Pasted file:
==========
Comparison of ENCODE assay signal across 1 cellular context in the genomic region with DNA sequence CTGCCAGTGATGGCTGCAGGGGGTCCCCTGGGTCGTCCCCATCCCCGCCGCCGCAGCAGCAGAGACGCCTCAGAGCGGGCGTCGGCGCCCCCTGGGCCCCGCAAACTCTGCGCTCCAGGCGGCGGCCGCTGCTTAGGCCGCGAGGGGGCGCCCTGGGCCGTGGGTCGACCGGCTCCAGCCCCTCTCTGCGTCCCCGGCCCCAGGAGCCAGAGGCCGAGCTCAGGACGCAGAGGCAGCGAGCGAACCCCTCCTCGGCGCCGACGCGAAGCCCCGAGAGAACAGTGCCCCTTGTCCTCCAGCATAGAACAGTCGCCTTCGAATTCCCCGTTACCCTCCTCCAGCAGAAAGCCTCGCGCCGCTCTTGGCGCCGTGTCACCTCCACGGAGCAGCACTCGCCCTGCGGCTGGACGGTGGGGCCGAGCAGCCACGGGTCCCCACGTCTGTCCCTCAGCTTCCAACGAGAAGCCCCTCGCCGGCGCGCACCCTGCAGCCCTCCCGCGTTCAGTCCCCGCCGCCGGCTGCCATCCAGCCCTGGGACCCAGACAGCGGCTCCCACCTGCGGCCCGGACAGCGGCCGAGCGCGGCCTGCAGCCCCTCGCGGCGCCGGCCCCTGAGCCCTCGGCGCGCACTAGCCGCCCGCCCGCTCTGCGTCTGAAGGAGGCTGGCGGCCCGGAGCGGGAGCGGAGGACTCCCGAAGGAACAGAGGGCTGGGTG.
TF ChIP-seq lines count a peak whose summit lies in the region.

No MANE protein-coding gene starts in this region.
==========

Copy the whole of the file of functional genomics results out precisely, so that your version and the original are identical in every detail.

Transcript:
Comparison of ENCODE assay signal across 1 cellular context in the genomic region with DNA sequence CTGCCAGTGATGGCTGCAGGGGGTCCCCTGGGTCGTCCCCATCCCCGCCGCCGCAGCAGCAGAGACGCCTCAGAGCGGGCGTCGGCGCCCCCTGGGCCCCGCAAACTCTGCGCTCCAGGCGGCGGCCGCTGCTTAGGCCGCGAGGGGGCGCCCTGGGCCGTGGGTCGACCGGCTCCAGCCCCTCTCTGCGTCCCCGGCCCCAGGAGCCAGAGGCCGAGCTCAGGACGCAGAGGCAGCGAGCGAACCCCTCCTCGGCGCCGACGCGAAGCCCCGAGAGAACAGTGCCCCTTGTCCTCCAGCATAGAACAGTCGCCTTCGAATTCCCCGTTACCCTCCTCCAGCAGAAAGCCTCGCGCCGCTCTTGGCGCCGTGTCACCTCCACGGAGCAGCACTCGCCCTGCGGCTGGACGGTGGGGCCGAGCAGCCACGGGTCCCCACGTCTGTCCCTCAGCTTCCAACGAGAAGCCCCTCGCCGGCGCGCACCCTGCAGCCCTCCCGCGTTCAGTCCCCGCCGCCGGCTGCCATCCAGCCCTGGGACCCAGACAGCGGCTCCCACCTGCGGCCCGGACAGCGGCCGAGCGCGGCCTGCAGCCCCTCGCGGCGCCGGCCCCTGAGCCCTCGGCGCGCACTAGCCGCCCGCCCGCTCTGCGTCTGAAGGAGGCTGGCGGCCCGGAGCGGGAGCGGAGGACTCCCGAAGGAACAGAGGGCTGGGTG.
TF ChIP-seq lines count a peak whose summit lies in the region.

No MANE protein-coding gene starts in this region.